Business challenges

The basic challenges facing businesses today are the same as they’ve always been: engaging customers, empowering employees, optimizing operations, and reinventing the value offered to customers. However, what has changed is the unique convergence of three things:

  1. Increasing volumes of data, particularly driven by the digitization of “things” and heightened individual mobility and collaboration
  1. Advancements in data analytics and intelligence to draw actionable insight from the data
  1. Ubiquity of cloud computing, which puts this disruptive power in the hands of organizations of all sizes, increasing the pace of innovation and competition

Digital transformation in plain English

Hernan Marino, senior vice president, marketing, & global chief operating officer at SAP, explains digital transformation by giving specific industry examples to make it simpler.

Automobile manufacturing used to be the work of assembly lines, people working side-by-side literally piecing together, painting, and churning out vehicles. It transitioned to automation, reducing costs and marginalizing human error. That was a business transformation. Now, we are seeing companies like Tesla and BMW incorporate technology into their vehicles that essentially make them computers on wheels. Cameras. Sensors. GPS. Self-driving vehicles. Syncing your smartphone with your car.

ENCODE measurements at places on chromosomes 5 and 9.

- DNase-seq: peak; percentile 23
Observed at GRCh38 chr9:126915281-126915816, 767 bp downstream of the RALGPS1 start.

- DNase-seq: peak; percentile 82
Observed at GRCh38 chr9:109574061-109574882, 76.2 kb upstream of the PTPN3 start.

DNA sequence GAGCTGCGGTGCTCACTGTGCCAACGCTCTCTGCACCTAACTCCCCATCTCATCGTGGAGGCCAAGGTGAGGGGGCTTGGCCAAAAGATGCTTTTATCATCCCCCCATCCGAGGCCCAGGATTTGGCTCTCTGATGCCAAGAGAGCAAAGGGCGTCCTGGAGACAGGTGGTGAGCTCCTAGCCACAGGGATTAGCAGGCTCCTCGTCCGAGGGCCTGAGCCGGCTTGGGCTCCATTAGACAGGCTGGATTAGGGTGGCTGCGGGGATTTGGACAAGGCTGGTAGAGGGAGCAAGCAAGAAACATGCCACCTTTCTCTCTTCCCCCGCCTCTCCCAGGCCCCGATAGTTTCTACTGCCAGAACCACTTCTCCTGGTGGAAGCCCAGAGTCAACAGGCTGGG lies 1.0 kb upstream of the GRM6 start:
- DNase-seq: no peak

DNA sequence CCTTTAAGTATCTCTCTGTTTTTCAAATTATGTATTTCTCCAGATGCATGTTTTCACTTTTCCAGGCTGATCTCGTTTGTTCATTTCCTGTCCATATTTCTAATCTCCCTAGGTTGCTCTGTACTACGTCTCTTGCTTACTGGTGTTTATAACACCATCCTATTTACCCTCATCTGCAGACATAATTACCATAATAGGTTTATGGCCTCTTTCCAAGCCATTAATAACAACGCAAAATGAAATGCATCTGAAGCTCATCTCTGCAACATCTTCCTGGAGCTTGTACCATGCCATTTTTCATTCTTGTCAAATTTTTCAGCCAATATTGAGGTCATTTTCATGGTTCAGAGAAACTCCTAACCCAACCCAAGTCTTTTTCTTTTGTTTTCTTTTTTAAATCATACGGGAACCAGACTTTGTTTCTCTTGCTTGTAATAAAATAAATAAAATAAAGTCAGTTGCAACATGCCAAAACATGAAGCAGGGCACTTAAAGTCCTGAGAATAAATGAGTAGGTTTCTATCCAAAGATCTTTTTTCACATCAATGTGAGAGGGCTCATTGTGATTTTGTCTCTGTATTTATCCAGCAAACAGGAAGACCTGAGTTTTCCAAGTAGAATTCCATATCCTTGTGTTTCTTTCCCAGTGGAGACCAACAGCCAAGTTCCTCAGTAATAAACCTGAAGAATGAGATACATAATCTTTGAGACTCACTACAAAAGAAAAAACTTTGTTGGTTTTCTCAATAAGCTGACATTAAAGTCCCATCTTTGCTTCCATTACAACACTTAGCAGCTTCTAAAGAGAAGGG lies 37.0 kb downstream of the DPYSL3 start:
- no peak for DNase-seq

The point here is that companies need to make the upfront investments in infrastructure to take advantage of digital transformation, and that upfront investment will pay dividends in the long run as technological innovations abound. It is our job to collaboratively work with our customers to understand what infrastructure changes need to be made to achieve and take advantage of digital transformation.

Harman gives electric companies as another example. Remember a few years ago, when you used to go outside your house and see the little power meter spinning as it recorded the kilowatts you use? Every month, the meter reader would show up in your yard, record your usage, and report back to the electric company.

Most electric companies then made a business transformation and installed smart meters – eliminating the cost of the meter reader and integrating most homes into a smart grid that gave customers access to their real-time information. Now, as renewable energy evolves and integrates more fully into our lives, these same electric companies that switched over to smart meters are going to make additional investments to be able to analyze the data and make more informed decisions that will benefit both the company and its customers.

That is digital transformation. Obviously, banks, healthcare, entertainment, trucking, and e-commerce all have different needs than auto manufacturers and electric companies. It is up to us – marketers and account managers promoting digital transformation – to identify those needs and help our clients make the digital transformation as seamlessly as possible.

Digital transformation is more than just a fancy buzzword, it is our present and our future. It is re-envisioning existing business models and embracing a different way of bringing together people, data, and processes to create more for their customers through systems of intelligence.

Learn more about what it means to be a digital business.

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Goswami Kadamb

About Goswami Kadamb

Kadamb is a Senior Program Manager at SAP where he is responsible for developing and executing strategic sales program with Concur SaaS portfolio. Prior to that he led several initiatives with Microsoft's Cloud & Enterprise business to enable Solution Sales & IaaS offerings.